The six-day Broadcast Engineering Conference at the NAB Show features technical papers addressing the latest opportunities and challenges that face broadcast engineering professionals around the world.
LAS VEGAS—The life of the broadcast engineer has become more complicated than ever, thanks to the advent of multiplatform delivery systems (broadcast, Web, mobile), wireless AV, video drones, ATSC 3.0, and too many other tech advances to list here. This is why the NAB Show has expanded the annual Broadcast Engineering Conference from its previous five days to this year’s six, running from Saturday April 5 to Thursday, April 10 at the Las Vegas Convention Center.
This year’s BEC will look at how broadcasting is changing in a hybrid world of media consumption. “As we evolve into a multiplatform world for broadcasters, the conference will look at hybrid broadcasting from industry and consumer perspectives,” said John Marino, vice president of technology for NAB. “Papers in the BEC will also focus on operational matters such as workflow, sports production and delivery, and security issues.”
ATSC 3.0 AND UHD
The 2014 BEC Sessions’ lineup is packed with cutting-edge technical presentations that will cover these topics and many other subjects that matter to broadcasters.
The conference opens on Saturday April 5 with the annual all-day Society of Broadcast Engineers Ennes Workshop, where speakers will cover the tips, tricks, and rules of broadcast engineering budgets; designs for 4K broadcast infrastructures, UltraHD Slo Mo at the Super Bowl, video drones, and broadcast facility “best and worst” practices. John Poray, executive director for SBE, will mark the organization’s 50th anniversary (to the day), with a presentation of archival photos commemorating the evolution of the society over the past five decades.
On Sunday, the conference will include an ATSC 3.0 update, transmission solutions for all-digital AM IBOC radio, making TV programs using IP networks, and 4K to 8K upconversion.
Monday, April 6 will see ROAM Consulting President Peter Putman address “Wireless AV Connectivity – It’s Here!” at 10:30 a.m. in S225. “The focus is on using various wireless technologies to carry display and audio technologies, such as wireless HDMI from cameras, Blu-ray players, tablets, phones, and other sources to televisions and monitors,” Putman told TV Technology. In doing so, he’ll be explaining and comparing wireless AV standards such as 802.11n, 802.11ac, 802.11ad (Wireless Gigabit), Wireless High Definition Interface, and Wireless HD (60 Ghz).
“Most of these standards are flying under people’s radar, but with the rapid growth in popularity of tablets, smartphones, and other BYODs yet to come, wireless high-bandwidth connectivity of these gadgets is a must,” said Putman. Also on tap during Monday’s BEC are automatic live subtitling, OTT, hybrid radio, virtual set-top boxes, adaptive stream and video clouds.
SPORTS AND EAS
On Tuesday, BEC attendees can get up-to-speed on the future of sports video production, radio/streaming audio quality, broadcasting in the unlicensed WiFi bands, metadata, and future-proofing DTV transmission facilities. On Wednesday, topics will include remote monitoring advances, the Emergency Alert System, and a day-long RF Boot Camp, among others.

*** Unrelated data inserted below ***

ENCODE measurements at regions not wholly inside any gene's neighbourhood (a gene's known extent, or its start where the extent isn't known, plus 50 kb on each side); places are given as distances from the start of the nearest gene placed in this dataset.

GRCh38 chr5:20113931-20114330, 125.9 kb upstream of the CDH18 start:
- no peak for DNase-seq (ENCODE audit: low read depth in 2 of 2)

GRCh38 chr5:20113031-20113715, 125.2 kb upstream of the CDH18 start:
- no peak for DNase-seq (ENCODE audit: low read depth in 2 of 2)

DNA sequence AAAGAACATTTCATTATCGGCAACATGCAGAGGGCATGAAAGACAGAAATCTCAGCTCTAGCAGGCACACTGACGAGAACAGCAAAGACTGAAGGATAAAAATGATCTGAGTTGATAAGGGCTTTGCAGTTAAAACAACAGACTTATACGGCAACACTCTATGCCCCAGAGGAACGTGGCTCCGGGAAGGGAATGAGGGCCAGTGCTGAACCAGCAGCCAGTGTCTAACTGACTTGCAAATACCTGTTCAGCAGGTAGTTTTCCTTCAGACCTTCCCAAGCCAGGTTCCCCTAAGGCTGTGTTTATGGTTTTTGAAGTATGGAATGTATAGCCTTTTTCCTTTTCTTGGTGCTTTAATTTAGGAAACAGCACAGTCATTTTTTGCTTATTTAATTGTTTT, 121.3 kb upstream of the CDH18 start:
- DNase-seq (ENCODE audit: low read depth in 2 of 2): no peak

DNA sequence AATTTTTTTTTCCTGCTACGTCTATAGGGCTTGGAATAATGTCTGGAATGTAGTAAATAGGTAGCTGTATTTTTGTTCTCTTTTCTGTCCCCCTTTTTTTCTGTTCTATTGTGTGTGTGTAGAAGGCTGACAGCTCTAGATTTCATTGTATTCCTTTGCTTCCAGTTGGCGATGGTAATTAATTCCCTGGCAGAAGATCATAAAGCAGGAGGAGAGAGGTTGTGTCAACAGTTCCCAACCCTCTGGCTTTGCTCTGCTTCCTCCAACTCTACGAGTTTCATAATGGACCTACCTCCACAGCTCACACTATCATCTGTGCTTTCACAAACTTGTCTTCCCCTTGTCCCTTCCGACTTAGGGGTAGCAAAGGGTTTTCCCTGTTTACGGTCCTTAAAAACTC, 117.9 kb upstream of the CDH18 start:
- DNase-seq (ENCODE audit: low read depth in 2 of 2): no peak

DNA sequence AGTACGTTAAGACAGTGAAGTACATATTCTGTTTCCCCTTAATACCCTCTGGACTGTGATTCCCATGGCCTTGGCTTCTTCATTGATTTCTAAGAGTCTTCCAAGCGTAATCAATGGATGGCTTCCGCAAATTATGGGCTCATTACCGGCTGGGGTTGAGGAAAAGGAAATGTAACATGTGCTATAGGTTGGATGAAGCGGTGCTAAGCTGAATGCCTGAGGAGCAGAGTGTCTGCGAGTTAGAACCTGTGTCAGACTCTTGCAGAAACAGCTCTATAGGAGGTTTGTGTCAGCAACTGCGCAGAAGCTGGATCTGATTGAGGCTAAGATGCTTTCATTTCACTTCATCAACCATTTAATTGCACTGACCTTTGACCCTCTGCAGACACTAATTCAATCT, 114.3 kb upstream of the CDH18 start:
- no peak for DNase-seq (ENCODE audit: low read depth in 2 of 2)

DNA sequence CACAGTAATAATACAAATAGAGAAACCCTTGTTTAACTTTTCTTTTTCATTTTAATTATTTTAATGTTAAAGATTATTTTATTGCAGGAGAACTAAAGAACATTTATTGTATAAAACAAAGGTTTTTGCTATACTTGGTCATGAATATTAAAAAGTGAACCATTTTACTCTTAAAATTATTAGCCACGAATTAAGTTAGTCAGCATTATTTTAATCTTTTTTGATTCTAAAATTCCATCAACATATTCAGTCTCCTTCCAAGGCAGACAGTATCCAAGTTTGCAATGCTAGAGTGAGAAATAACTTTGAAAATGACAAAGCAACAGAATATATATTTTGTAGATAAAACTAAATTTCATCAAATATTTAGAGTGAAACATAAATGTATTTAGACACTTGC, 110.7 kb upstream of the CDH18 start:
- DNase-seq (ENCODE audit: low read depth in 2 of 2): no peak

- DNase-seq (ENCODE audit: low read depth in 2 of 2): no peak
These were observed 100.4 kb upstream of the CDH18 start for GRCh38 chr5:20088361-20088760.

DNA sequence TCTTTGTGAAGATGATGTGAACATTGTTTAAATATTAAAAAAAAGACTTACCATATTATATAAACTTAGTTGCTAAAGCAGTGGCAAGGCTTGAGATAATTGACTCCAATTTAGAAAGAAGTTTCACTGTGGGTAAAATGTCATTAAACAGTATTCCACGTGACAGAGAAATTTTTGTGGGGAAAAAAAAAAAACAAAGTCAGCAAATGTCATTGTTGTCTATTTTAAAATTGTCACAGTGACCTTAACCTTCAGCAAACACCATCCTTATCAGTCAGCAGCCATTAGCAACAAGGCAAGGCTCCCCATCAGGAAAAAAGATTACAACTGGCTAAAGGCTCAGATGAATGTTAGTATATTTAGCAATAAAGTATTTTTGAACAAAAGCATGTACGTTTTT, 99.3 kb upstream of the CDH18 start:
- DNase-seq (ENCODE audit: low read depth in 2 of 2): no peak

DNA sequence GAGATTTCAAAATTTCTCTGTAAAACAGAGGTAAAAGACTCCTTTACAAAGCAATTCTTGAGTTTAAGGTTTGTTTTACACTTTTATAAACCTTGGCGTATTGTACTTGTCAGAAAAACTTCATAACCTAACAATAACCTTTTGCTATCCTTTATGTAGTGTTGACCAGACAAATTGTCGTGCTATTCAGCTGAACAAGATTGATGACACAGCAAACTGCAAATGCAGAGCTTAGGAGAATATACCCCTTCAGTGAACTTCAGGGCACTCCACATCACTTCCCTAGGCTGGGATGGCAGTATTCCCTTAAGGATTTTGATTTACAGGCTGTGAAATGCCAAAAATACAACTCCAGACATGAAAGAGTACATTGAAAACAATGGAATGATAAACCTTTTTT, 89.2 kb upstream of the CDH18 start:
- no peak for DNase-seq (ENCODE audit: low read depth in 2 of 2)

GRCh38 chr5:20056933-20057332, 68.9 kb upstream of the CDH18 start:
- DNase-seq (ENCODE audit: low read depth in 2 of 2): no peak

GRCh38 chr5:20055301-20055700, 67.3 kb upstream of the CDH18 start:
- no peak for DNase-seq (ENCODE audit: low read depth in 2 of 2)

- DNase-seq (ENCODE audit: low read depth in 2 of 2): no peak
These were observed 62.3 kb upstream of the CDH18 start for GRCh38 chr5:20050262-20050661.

SBE will celebrate its 50th anniversary on Saturday, April 5, the opening day of the BEC. SBE Executive Director John Poray will review the association’s history, including this photo from the 1977 SBE Board of Directors taken at the spring meeting of the board, held during the NAB Show at the Las Vegas Hilton Hotel. SBE president at that time was Robert Wehrman, fifth from the right. At 2:30 p.m. Wednesday in S227, Minnetonka Audio Software’s Oliver Masciarotte will delve into “Loudness Management Is Settled… What’s Next?” According to Masciarotte, “with CALM compliance largely completed, experience has shown that current standards and recommended practices do not address all the situations present in the real world,” he said. “The nature of diverse content styles and sources, myriad delivery platforms and the ‘artistic intent’ of content creators has yet to be addressed, though standards are changing to adapt.”
On Thursday, the BEC will touch upon media asset management, cloud-based digital workflows, security, cellular bonding, broadcast content protection, and IP networks. Again, these are just some of the many, many topics that will be packed into the BEC’s six days.
“Engineers today are more busy than ever; therefore their time to keep up with industry developments is very limited,” said NAB’s Marino. “The Broadcast Engineering Conference is structured to cover the most important issues, technologies and applications that will help busy engineers understand how broadcast technologies are evolving.”
To register for the Broadcast Engineering Conference, visit www. nabshow.org.
James Careless is an award-winning journalist who has written for TV Technology since the 1990s. He has covered HDTV from the days of the six competing HDTV formats that led to the 1993 Grand Alliance, and onwards through ATSC 3.0 and OTT. He also writes for Radio World, along with other publications in aerospace, defense, public safety, streaming media, plus the amusement park industry for something different.
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